On March 1, 2008, Rev. Jean performed the marriage in the sanctuary of her church, First Presbyterian in Waltham, MA. The two women who were married were among the leaders of that congregation, actively involved in youth and adult education. In her testimony, Jean eloquently described how the Waltham church's ministry was life-giving, not just in a spiritual sense, but in the literal sense. Waltham's ministry with gay, lesbian, bisexual and transgender people often provided the place they finally found genuine acceptance. For some, prior to finding Waltham, suicide had seemed the option. To say no to this couple would have effectively destroyed the trust and promise of God's community not just for the couple, but for the whole congregation.
The PC USA Constitution doesn't have much to say about marriage, but what it does say refers to it as "between a man and a woman." While this language is based on Scripture and our Confessions, most of the discussion at the trial concerned the few, key sentences in our Directory for Worship [see W-4.9000].
Dr. Christopher Ellwood, professor of reformation history at Louisville Theological Seminary, testified that the "a man and a woman" language was developed during the Reformation as a response to certain sects who were using Scripture to justify polygamy. The possibility of same sex marriage just was "not on the radar." In his view, the reformers were not expressing an opinion about an understanding of marriage that has developed in recent years.
Other testimony pointed out that the Preface to our Directory for Worship says it "uses language about worship which is simply descriptive." [Preface b] Thus the polity issues before the Boston PJC were:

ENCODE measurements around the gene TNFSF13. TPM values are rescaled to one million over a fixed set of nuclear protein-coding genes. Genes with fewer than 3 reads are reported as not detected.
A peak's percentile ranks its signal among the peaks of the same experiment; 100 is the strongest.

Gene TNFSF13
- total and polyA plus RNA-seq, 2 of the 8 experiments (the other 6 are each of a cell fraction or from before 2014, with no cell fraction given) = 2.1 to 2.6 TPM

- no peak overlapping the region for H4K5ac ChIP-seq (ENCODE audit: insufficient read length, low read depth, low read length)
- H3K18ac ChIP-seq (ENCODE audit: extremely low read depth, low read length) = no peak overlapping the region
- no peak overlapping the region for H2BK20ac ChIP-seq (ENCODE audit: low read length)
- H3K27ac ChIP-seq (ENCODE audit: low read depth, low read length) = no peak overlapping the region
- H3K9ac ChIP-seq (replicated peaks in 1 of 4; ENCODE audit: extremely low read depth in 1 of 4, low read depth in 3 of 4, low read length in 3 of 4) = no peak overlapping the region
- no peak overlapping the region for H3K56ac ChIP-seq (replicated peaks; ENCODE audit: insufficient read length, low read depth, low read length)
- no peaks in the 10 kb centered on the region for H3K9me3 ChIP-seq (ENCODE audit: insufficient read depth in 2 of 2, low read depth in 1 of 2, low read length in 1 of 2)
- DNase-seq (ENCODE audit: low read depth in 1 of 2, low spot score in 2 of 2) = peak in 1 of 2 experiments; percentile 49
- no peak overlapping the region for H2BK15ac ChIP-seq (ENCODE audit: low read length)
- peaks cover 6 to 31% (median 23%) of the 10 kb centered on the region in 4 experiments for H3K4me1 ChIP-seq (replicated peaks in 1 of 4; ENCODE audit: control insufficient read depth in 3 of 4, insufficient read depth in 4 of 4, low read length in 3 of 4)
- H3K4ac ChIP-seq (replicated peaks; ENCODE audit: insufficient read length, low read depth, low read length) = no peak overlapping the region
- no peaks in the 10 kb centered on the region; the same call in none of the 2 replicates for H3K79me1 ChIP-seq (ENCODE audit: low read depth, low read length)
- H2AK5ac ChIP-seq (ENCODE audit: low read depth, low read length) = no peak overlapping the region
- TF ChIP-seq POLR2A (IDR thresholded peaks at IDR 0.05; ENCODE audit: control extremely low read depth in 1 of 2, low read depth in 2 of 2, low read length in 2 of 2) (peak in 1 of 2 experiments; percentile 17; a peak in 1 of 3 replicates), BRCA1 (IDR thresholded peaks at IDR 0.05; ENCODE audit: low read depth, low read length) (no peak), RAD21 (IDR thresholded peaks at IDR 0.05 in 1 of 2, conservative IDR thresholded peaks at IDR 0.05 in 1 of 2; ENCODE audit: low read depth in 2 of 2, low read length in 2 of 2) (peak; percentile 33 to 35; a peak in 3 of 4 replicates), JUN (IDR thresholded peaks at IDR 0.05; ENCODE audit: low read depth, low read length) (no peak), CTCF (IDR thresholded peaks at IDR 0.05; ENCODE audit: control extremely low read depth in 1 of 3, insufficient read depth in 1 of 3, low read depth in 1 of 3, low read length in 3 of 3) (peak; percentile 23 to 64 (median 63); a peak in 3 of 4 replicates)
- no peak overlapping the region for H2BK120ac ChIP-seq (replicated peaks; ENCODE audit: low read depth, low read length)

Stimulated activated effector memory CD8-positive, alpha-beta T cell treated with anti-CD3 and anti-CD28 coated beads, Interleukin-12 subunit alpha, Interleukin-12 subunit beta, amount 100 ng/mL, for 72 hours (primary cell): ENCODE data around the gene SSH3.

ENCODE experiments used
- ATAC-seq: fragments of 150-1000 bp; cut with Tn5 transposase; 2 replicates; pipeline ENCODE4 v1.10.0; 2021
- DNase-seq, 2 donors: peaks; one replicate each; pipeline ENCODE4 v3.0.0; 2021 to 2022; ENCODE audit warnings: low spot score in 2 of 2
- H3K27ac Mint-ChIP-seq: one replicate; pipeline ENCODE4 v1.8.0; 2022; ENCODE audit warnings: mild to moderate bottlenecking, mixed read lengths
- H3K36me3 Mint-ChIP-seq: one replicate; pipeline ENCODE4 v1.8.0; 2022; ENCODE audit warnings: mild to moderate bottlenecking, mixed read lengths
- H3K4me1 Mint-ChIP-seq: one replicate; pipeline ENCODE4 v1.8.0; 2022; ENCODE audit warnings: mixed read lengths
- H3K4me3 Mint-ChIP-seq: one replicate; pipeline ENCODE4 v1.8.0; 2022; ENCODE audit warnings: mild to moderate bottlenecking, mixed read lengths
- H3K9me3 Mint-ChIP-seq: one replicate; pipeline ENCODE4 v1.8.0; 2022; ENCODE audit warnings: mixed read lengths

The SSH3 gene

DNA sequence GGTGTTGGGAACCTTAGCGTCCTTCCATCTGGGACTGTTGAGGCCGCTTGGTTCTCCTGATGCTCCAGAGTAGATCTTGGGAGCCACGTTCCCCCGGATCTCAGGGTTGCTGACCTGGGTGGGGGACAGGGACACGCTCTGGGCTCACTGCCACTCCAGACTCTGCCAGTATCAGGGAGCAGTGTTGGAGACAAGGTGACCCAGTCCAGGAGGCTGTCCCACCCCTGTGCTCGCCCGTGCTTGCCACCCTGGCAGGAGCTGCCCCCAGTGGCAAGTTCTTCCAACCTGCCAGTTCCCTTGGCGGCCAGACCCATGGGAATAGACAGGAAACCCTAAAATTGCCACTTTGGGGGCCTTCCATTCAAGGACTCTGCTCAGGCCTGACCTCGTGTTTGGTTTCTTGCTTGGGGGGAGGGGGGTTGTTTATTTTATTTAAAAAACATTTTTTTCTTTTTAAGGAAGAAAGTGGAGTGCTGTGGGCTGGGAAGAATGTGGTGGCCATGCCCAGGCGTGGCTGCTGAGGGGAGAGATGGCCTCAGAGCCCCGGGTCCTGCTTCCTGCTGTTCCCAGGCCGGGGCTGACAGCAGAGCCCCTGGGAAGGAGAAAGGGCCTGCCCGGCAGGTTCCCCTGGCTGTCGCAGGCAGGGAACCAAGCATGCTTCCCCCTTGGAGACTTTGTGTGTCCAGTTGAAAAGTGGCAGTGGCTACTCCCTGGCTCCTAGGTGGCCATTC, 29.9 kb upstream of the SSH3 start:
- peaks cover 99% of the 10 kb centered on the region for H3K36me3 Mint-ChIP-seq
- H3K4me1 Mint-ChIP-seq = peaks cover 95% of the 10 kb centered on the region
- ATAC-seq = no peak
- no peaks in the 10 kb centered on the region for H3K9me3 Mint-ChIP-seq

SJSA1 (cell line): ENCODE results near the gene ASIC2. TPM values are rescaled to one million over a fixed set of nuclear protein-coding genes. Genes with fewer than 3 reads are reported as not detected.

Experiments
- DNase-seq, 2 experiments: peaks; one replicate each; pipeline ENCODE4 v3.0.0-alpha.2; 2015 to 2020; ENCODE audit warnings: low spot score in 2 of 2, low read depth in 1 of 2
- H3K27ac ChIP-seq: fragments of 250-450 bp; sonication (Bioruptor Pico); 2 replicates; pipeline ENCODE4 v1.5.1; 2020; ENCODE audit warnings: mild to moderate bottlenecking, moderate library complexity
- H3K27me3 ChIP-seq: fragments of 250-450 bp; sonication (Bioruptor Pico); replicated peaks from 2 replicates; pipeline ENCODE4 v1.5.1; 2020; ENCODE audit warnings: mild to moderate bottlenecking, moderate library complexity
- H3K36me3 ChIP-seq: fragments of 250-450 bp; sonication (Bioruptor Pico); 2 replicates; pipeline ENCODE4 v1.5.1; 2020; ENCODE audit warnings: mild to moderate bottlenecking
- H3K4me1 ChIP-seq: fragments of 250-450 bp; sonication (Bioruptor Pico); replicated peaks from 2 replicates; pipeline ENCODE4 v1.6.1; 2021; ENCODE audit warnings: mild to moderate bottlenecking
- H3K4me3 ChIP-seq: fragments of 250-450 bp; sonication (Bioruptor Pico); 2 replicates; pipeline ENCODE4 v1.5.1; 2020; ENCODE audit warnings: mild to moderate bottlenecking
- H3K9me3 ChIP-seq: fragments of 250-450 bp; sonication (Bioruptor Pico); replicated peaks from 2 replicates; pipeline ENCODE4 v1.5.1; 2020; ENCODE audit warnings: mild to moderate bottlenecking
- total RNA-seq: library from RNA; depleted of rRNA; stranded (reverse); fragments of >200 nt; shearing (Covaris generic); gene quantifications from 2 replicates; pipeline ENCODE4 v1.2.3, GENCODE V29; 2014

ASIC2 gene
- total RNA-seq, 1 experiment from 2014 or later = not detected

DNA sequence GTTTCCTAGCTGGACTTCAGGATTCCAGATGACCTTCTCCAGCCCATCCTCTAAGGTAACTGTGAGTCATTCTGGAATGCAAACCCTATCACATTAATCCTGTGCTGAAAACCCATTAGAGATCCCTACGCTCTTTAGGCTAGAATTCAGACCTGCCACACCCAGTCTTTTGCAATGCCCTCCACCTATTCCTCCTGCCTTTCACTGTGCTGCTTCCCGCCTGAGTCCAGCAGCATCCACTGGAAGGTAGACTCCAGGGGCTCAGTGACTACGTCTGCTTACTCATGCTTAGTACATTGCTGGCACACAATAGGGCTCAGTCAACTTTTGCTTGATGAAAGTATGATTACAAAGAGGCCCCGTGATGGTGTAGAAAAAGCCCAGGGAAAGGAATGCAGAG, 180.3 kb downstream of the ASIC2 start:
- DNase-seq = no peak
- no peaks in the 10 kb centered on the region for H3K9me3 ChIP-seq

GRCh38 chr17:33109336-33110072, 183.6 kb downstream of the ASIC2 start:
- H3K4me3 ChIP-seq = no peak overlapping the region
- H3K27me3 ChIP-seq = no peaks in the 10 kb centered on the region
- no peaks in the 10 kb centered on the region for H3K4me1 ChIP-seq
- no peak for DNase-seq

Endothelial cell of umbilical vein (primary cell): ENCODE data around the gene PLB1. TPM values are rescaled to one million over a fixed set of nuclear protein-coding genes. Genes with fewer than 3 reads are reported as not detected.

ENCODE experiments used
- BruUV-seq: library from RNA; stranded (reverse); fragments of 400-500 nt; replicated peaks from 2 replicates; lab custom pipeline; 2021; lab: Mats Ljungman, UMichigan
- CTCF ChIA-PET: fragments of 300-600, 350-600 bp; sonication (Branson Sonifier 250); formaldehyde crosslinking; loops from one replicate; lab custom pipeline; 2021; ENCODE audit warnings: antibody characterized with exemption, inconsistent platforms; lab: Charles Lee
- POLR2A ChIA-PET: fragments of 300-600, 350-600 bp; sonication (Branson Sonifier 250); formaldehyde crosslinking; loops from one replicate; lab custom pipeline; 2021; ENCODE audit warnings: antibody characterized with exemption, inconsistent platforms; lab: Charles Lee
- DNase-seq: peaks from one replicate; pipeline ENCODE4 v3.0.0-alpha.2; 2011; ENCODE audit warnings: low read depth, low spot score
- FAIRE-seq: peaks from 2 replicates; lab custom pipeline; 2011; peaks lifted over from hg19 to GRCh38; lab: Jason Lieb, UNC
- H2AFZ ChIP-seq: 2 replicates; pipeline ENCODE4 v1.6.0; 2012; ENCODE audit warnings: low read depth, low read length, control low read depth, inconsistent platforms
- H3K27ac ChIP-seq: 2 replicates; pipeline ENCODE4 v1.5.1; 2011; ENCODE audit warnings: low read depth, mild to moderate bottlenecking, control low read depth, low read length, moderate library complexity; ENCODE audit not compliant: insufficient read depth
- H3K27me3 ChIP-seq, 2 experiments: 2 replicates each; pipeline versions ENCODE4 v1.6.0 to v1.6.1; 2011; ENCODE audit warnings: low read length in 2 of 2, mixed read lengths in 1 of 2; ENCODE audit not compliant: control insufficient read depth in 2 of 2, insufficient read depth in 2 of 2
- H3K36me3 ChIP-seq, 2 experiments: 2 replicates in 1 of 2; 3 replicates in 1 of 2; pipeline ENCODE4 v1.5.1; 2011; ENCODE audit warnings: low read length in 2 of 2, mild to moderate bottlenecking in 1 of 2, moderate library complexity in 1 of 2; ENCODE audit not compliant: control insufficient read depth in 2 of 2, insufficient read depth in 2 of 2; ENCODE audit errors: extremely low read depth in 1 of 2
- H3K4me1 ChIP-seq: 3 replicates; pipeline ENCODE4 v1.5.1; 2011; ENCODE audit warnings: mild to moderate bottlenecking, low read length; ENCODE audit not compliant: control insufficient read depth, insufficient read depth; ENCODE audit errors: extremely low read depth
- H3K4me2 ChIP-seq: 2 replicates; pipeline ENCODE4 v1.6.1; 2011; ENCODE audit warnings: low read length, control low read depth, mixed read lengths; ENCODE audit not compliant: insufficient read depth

The issue doesn't quite end here. Just two months after Rev. Jean performed the marriage in question, the General Assembly PJC issued a ruling in a similar case involving the Rev. Jane Spahr. That ruling makes two important points which, while not applicable to Jean's earlier actions, do bear on future Presbyterian same sex marriages. The points are
GA PJC decisions are binding on PC USA members. They have the same authority as constitutional language. However much we may agree with Dr. Ellwood and others at Jean's trial that the emphasis in "a man and a woman" should be on the "a" (meaning "one") and that in any case it's a description rather than a definition, the Spahr GA PJC decision creates significant issues unless it is altered. That could happen when they hear a subsequent case, or if the General Assembly and the presbyteries vote to revise our Constitution to provide Christian marriage for both same and opposite sex couples.
The basic problem with the Spahr decision is that it creates two classes of union worship services -- ceremonies for same sex couples and marriage for heterosexuals. Separate cannot be equal. It cannot be right to refuse Christian marriage to couples who are members of our churches, qualified in every way except that they are of the same sex. Just as it is a betrayal of the gospel to deny ordination to people God has clearly gifted and called, so it is a betrayal of our faith, hope and love to deny Christian marriage to same sex couples who are members of our churches and present themselves for marriage.
It was true a privilege to be present with Rev. Jean and to hear more about the faithful ministry and witness of the Waltham congregation. I learned a lot.
Along with people in several other presbyteries, Presbyterian Promise is exploring the possibility of constitutional amendment. Please let us know if you'd like to help. Let us know if you'd like to discuss this issue further!
Ralph Jones10 August 2009 -- Presbyterian Promise News number 25 is published.
20 June 2009 -- Presbyterian Promise partiicpates at RI Pride. See the report in the August Presbyterian Promise Newsletter.
6 June 2009 -- Presbyterian Promise participates at Hartford Pride.
12 March 2009 -- The 24th issue of Presbyterian Promise News goes to the printer. Read it here.
25 January 2009 -- New Haven, CT.
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